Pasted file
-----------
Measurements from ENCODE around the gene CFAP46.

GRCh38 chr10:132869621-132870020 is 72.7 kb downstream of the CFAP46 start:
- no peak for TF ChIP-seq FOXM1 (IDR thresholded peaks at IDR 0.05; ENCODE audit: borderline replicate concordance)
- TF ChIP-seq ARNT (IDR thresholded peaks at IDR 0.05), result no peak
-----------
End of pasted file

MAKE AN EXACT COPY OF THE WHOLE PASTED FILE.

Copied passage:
Measurements from ENCODE around the gene CFAP46.

GRCh38 chr10:132869621-132870020 is 72.7 kb downstream of the CFAP46 start:
- no peak for TF ChIP-seq FOXM1 (IDR thresholded peaks at IDR 0.05; ENCODE audit: borderline replicate concordance)
- TF ChIP-seq ARNT (IDR thresholded peaks at IDR 0.05), result no peak